It’s Saturday and my turn to watch Darren. Recently he’s been building strange machines in the garage. The latest uses the barometer from the fence post behind the house and a tractor battery. I find him at the workbench, the March weather humid and thick, steel-gray clouds roiling in the west, the green sky a telltale warning of approaching storms. It’s early morning, and I’ve brought him a cheese biscuit. His hair has mostly grown back except over that monstrous scar, like a topographical ridge. Darren looks down at the biscuit and smiles the way he does now at everything. Then he places the plate on a stool and pulls me by the arm to the workbench. He points to the barometer, whose needle is swirling rapidly. “What?” I ask. Darren only grins and removes the battery cables: the barometer needle falls flat.
Mom and the girls are in town, shopping for groceries with a stack of coupons as thick as a brick. Derrick and Dad are trying to put some soybeans in the ground before the storm hits. At 4 PM Mom and Dad will both leave to work the late shift.
I sit down on an old harrow, my tailbone tender from riding the tractor yesterday, replacing Darren in the fields. He takes a bite of the biscuit and swallows with effort. Just two weeks ago he was drinking whiskey and blasting heavy metal; now it seems my brother is content to watch the barometer, wiping his spotless hands every few seconds on a red shop cloth. I’m confused by his intense focus, the way he behaves as if nothing else exists except what’s in front of him.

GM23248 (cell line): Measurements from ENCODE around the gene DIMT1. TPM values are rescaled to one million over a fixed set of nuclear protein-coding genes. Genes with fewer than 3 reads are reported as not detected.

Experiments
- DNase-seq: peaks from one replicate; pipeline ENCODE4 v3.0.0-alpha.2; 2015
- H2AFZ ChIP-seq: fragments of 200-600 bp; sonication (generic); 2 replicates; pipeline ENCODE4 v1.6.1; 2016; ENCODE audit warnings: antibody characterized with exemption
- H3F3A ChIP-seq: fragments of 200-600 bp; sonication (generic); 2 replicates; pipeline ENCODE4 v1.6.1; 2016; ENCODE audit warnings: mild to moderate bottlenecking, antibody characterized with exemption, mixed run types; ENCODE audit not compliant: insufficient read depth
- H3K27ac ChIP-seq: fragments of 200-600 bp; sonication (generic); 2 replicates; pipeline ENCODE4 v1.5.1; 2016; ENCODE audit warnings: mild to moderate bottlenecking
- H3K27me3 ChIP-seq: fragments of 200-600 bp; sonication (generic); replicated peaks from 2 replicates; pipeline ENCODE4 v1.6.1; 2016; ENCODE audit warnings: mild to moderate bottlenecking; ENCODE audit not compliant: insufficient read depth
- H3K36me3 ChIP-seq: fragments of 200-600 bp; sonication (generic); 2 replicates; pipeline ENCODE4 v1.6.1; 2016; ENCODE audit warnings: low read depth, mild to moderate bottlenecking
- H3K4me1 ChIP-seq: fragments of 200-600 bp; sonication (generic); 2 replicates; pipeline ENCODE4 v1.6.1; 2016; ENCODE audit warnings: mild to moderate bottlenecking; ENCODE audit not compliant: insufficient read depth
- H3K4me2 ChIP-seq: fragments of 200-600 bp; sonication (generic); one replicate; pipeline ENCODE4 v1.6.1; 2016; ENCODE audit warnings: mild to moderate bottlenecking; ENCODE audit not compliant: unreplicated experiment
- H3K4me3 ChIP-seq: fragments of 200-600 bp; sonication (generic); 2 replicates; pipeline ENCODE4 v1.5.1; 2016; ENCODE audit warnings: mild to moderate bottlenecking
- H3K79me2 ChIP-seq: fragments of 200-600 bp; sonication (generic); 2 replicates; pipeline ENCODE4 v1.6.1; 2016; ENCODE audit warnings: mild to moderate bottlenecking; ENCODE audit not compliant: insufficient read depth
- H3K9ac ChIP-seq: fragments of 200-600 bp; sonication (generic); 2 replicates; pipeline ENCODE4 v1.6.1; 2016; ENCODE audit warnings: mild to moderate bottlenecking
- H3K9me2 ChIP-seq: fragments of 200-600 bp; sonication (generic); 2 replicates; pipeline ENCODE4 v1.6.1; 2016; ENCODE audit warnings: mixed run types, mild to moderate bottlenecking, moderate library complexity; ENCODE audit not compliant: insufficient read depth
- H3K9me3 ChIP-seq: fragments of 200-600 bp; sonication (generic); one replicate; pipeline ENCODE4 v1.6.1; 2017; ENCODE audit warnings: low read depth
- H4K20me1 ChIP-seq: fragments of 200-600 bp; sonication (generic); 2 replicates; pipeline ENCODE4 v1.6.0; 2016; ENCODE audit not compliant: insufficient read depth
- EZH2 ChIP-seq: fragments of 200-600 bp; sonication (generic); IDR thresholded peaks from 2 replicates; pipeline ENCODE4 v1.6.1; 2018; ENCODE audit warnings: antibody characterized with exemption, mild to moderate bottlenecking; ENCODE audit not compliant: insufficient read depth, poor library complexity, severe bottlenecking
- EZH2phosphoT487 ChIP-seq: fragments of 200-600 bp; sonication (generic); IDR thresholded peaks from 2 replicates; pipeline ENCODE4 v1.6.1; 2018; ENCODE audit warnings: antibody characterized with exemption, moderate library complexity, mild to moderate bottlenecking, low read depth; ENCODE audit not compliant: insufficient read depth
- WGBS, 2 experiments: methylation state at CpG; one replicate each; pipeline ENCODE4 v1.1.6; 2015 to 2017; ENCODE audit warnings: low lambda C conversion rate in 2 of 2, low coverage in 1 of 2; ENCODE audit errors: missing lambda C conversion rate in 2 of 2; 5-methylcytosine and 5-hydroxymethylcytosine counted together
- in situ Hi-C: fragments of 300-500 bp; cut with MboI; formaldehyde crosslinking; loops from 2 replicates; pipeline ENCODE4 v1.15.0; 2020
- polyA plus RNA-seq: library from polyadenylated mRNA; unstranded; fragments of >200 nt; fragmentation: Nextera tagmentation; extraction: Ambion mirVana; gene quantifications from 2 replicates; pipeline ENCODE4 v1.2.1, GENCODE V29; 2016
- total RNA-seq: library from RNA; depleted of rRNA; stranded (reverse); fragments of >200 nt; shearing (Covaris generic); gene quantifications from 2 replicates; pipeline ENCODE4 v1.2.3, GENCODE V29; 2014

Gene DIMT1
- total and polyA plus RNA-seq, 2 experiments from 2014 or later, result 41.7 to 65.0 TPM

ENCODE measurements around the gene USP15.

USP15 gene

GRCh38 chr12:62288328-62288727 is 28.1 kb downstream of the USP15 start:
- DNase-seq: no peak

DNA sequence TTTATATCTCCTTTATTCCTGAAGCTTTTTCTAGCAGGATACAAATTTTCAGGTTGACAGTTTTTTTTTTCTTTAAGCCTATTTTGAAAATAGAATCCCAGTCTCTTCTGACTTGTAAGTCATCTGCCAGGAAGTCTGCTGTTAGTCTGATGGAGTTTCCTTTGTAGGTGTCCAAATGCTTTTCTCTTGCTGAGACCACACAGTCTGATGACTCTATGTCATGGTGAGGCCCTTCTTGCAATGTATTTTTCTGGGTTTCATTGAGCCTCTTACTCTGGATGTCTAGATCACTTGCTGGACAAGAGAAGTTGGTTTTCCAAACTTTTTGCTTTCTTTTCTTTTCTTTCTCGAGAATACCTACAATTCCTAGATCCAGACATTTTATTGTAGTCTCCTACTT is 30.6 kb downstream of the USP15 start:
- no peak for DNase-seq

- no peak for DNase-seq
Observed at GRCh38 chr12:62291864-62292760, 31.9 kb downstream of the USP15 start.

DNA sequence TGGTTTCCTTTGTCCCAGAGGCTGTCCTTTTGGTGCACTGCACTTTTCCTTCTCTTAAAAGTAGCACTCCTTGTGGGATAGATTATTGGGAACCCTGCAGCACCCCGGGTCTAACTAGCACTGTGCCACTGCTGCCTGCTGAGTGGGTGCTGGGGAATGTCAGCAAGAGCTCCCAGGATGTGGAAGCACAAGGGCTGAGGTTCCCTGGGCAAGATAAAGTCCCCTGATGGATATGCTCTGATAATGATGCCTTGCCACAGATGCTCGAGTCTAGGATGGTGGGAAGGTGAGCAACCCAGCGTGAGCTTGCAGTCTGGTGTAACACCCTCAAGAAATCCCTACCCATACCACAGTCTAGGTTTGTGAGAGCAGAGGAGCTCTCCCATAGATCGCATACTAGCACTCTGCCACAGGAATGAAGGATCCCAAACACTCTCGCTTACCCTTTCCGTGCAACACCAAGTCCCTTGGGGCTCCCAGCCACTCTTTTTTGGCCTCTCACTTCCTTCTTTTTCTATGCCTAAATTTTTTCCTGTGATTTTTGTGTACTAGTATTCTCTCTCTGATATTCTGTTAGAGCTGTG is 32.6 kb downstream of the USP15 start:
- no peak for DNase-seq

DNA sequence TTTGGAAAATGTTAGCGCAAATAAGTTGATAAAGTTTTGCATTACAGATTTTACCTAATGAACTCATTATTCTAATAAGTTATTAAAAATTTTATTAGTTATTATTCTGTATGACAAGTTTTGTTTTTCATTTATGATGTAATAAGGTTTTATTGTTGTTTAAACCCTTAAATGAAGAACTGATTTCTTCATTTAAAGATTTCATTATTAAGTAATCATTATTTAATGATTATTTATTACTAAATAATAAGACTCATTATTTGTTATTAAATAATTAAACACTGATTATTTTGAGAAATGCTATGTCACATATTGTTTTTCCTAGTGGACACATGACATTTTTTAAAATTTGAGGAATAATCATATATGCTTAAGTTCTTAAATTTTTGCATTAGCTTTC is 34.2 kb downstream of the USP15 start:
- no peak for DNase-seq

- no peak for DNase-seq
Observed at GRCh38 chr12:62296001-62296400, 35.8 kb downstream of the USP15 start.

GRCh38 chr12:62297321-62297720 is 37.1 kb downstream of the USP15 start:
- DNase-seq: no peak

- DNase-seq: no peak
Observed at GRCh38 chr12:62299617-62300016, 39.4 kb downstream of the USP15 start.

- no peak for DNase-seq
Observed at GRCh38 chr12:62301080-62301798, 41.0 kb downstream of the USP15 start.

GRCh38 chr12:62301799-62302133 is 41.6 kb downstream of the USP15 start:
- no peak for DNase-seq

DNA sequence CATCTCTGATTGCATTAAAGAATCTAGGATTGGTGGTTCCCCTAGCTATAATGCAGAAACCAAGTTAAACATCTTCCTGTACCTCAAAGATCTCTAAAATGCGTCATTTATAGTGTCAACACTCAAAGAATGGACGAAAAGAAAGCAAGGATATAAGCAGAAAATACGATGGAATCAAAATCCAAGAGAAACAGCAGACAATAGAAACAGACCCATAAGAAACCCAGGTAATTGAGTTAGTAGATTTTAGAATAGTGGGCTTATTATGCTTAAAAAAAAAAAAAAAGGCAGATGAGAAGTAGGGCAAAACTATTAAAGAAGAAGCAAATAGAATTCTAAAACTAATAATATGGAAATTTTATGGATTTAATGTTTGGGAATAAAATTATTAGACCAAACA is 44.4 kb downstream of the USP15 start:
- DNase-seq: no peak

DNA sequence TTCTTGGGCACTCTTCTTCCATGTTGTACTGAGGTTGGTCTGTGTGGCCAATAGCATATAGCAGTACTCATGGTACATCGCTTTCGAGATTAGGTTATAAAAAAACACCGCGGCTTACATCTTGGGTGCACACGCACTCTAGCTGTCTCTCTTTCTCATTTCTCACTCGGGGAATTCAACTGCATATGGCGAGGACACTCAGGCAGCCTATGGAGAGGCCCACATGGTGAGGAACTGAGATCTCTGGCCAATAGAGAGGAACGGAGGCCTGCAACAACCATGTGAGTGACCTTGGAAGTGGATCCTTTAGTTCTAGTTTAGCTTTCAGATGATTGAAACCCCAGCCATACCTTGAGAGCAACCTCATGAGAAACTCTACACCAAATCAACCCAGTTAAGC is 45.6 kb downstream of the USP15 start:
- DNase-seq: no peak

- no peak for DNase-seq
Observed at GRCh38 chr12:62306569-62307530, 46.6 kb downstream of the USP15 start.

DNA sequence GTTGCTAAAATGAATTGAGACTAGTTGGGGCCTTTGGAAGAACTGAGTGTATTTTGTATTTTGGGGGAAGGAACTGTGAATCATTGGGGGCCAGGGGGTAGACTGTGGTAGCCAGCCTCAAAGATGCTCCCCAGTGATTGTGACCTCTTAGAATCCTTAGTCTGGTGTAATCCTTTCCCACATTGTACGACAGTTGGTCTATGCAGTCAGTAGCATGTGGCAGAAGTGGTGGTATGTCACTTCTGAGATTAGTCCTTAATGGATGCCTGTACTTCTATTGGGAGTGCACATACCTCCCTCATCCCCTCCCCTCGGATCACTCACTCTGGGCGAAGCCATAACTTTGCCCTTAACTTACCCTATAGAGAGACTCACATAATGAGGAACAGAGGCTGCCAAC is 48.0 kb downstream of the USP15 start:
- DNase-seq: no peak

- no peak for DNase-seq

“Hey,” I say, and Darren slowly turns toward me, his face solemn, no grin. He seems completely disconnected from our family, the barn, the farm. Through the window above the workbench, the morning sky looks more like dusk, and fat drops of rain begin to splat against the panes. The wind picks up and howls over the shingled barn, and we hear what sounds like coins and even full cans of soup hitting the roof in a rapid-fire barrage. Twigs, then branches somersault past the window, and bright-green leaves are plastered to the glass. Enunciating slowly, Darren says, “It’s a storm, Dougie.”
“Come on,” I say. I take his hand, and we head out the barn door, staying under the eaves and overhangs until we’re near the house. Then we make a stooped run for the basement. I sling the double doors open and push Darren ahead of me into the dark. The space smells of soft potatoes and wet moss. We collapse onto a stack of dusty gunnysacks next to the flickering gas flame of the water heater. Dim light seeps in through a single small window. I hear my brother patting his jacket, and he pulls something from his pocket. The lighter catches on the second try. He holds up the Zippo as if it might be the last source of light on the planet, and the orange glow reveals a scared expression on his face.